Floyd Mayweather Gets Win Of His Life Vs Manny Pacquiao

Before Saturday, one of the things that made Floyd Mayweather vs Manny Pacquiao so long-awaited is that they were the two best fighters of their time, the two best fighters of the last decade. After Mayweather defeated Pacquiao by a unanimous decision, we can say this: Mayweather now has the best win of his life, and the best win that either man has on their respective ledgers — and it took them finally facing off for Mayweather to get that honor.

Pacquiao was competitive enough to win four of 12 rounds on two judges’ scorecards, and this writer’s, too. But there was no doubt that Mayweather controlled the bout, doing all the things he usually does against the most accomplished opponent he has ever encountered.

It appeared dire for Pacquiao from the very 1st round. Pacquiao simply couldn’t find Mayweather. Said to want to approach Mayweather from angles, he never did. Mayweather used his length, his jab, his left hook, his counter right hand and his evasiveness to great effect all fight long, beginning early.

Pacquiao came out more aggressively in the 2nd, making matters a little more difficult for Mayweather periodically thereafter. Through the early to middle part of the fight, Pacquiao and Mayweather would trade rounds. Pacquiao would land a big left hand, maybe even hurting Mayweather a handful of times, and crowd Mayweather along the ropes and throw flurries, some landing and some not, but doing enough to impress the judges. Then, usually after cajoled by his angry father, Mayweather would surge forward and re-take control. By the late rounds, Pacquiao was out of answers, and Mayweather was trying to land punches like a man searching for a knockout.

It was a fight with a series of interesting reversals from what we normally expect from Mayweather and Pacquiao. Pacquiao was pretty good countering Mayweather’s big right hand. Mayweather was better when pressing. Mayweather outworked Pacquiao, even, throwing 435 punches to Pacquiao’s 429, according to CompuBox. That final reversal was fatal to Pacquiao’s chances. Fighters who get closer to winning against the still-undefeated Mayweather do so by outworking him.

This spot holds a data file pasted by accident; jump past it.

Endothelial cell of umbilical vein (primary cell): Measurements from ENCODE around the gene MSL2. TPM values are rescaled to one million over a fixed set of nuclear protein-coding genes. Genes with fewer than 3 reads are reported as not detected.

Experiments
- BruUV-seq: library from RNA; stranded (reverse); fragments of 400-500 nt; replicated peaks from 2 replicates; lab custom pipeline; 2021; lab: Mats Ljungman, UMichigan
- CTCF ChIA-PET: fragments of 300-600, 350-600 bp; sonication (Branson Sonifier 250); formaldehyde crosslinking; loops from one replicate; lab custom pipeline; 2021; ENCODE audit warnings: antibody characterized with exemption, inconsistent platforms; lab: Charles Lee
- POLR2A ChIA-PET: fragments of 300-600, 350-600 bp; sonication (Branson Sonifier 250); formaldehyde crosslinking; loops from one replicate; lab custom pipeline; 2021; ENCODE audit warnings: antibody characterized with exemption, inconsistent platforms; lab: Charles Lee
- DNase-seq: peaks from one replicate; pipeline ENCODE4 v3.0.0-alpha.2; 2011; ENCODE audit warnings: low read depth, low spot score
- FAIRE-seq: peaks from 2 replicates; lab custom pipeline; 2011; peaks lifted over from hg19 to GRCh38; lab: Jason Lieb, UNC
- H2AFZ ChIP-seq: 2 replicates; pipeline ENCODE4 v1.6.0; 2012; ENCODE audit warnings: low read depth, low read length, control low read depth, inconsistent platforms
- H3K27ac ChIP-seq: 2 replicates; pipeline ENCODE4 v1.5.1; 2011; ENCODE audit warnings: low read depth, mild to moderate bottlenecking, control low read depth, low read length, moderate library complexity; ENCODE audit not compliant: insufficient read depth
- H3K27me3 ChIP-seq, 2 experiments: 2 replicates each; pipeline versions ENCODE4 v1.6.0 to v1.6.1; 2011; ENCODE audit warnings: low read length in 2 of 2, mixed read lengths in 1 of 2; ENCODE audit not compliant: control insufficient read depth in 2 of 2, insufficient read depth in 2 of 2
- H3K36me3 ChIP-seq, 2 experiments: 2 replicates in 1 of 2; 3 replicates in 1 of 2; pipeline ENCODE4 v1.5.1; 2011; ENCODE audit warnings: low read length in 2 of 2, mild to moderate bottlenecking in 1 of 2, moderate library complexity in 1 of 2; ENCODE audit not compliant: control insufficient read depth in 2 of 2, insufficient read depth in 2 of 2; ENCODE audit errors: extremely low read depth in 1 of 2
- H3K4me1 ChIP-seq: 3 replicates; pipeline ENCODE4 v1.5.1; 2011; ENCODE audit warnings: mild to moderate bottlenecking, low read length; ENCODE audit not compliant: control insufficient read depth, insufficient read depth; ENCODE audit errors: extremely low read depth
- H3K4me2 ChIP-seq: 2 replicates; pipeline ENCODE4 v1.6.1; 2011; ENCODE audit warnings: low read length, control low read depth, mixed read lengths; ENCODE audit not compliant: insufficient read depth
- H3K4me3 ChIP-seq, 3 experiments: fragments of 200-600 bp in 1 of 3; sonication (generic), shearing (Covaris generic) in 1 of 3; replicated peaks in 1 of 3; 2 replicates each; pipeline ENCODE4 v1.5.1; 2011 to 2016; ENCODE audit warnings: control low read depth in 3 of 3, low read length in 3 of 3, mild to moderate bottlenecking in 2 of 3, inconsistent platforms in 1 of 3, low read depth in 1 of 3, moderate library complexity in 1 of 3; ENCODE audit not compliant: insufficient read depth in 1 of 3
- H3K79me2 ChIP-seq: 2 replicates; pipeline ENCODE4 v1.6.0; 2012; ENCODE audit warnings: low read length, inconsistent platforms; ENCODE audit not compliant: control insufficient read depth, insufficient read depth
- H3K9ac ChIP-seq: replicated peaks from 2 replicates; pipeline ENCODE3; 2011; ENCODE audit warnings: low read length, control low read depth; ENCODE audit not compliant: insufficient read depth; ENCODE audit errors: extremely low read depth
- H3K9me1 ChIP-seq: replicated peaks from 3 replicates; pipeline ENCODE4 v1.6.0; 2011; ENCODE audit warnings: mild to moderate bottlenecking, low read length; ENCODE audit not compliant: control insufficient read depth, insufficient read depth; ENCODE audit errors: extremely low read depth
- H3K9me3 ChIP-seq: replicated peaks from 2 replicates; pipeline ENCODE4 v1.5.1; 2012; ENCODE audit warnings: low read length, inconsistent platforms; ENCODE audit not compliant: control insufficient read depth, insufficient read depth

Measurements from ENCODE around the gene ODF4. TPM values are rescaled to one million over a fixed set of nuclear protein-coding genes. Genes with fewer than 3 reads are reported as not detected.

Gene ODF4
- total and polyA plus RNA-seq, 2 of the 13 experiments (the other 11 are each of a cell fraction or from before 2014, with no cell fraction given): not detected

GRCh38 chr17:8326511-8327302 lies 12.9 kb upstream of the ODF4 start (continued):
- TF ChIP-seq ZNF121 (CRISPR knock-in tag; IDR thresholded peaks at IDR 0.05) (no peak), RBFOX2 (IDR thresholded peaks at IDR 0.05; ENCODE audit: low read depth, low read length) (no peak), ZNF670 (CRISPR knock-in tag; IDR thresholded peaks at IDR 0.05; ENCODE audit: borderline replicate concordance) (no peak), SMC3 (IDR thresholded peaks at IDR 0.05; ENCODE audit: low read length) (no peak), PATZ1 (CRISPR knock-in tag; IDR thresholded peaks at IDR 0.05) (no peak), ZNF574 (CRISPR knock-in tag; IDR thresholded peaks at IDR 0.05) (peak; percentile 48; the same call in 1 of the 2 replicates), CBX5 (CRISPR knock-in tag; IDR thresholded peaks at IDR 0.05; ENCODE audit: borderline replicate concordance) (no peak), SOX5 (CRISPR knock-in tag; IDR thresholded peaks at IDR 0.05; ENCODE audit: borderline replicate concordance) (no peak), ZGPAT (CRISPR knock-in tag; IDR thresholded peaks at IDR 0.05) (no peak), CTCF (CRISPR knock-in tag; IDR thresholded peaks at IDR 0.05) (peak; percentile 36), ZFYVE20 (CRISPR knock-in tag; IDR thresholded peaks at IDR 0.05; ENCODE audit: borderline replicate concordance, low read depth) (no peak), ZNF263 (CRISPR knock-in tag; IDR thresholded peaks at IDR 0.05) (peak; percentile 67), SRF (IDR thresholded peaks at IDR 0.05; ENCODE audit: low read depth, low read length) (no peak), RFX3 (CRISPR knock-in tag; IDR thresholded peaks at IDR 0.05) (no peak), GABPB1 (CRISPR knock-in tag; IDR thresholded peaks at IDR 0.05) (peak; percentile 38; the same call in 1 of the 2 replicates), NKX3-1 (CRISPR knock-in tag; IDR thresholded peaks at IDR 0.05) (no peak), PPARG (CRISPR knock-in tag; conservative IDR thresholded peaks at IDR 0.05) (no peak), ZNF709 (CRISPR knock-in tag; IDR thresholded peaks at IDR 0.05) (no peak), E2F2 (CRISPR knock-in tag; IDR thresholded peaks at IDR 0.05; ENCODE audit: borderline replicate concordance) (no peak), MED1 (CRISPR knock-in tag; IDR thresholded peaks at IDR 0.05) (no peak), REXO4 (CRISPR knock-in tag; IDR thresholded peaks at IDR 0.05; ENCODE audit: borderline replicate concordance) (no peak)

Another reversal came after the decision was announced. Mayweather was gracious, downright sportsmanlike, while Pacquiao complained that he thought he won. It was a bad look for the happy-go-lucky Filipino.

Pacquiao said he’d talk to his promoter about what he did next. It’s fair to say he’s not a real welterweight, and has been overachieving — Mayweather’s size and reach were another difference-maker in the fight. Had he won, he would have made history as the only fighter with five legitimate divisional championships. He fell considerably short against a nightmare of an opponent, although he had his moments, enough to make the fight watchable until late when Mayweather started burying him on the scorecards.

Mayweather again re-took the welterweight crown. He said he’ll fight again in a bid to tie Rocky Marciano’s 49-0 undefeated record. He clearly has an eye to history these days; he plans to retire after September. There’s no clear opponent who can make him the kind of money, or win him the kind of acclaim, that Pacquiao did in the Fight of This Century, so far.

Whatever Mayweather’s historical place in the sport, whatever caveats there will be about a fight that should’ve happened five years earlier, when Mayweather’s legacy is assessed, when he’s done and gone, the very first name on his list of victories is the one he put there Saturday: Pacquiao.

(Photo: Mayweather jabs Pacquiao, via @hboboxing)

About Tim Starks

Tim is the founder of The Queensberry Rules and co-founder of The Transnational Boxing Rankings Board (http://www.tbrb.org). He lives in Washington, D.C. He has written for the Guardian, Economist, New Republic, Chicago Tribune and more.